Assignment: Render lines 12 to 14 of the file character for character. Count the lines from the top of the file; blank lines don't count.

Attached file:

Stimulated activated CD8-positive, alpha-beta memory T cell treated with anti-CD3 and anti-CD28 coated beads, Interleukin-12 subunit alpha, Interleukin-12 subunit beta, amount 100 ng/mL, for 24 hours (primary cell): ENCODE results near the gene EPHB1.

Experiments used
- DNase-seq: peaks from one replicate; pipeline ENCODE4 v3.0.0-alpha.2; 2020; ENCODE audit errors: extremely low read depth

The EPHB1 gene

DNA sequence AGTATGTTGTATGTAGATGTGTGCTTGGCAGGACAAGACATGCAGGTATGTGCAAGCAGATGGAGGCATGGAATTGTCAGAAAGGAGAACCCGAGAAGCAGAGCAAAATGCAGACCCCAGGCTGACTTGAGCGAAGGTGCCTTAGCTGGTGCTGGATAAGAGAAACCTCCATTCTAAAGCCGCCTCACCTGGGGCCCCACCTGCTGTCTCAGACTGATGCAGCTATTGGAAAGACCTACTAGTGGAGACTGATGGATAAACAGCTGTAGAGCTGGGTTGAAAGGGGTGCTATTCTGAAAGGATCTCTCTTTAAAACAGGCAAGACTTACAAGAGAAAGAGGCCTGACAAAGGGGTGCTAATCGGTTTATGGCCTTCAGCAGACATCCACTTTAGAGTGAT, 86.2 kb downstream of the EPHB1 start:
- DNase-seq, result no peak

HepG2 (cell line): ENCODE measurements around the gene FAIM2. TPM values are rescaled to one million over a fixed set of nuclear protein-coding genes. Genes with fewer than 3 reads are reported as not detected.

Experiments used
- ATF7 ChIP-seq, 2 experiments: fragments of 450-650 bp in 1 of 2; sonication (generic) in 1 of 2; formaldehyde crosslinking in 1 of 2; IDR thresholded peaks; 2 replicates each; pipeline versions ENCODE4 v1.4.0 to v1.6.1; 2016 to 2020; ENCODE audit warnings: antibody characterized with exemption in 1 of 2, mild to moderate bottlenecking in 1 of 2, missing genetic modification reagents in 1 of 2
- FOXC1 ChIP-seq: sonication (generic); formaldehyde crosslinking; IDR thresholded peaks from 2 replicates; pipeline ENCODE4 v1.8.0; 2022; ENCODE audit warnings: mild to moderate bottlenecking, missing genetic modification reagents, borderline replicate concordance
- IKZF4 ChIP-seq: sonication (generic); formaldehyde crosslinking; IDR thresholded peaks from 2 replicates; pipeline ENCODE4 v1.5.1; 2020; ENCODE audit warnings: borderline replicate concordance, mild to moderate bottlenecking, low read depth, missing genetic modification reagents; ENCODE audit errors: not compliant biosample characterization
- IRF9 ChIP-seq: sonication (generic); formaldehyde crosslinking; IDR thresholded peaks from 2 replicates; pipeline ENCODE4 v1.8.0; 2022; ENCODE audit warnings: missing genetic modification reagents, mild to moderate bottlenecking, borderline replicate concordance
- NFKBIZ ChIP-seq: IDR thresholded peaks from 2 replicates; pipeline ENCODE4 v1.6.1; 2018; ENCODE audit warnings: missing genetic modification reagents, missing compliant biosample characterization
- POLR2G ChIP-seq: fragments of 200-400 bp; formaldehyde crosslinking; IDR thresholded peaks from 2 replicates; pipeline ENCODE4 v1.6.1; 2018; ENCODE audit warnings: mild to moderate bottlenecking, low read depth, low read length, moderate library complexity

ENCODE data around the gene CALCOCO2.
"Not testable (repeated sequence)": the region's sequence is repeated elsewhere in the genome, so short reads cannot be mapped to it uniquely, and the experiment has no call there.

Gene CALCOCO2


- IRF9 ChIP-seq: sonication (generic); formaldehyde crosslinking; IDR thresholded peaks from 2 replicates; pipeline ENCODE4 v1.8.0; 2022; ENCODE audit warnings: missing genetic modification reagents, mild to moderate bottlenecking, borderline replicate concordance
- NFKBIZ ChIP-seq: IDR thresholded peaks from 2 replicates; pipeline ENCODE4 v1.6.1; 2018; ENCODE audit warnings: missing genetic modification reagents, missing compliant biosample characterization
- POLR2G ChIP-seq: fragments of 200-400 bp; formaldehyde crosslinking; IDR thresholded peaks from 2 replicates; pipeline ENCODE4 v1.6.1; 2018; ENCODE audit warnings: mild to moderate bottlenecking, low read depth, low read length, moderate library complexity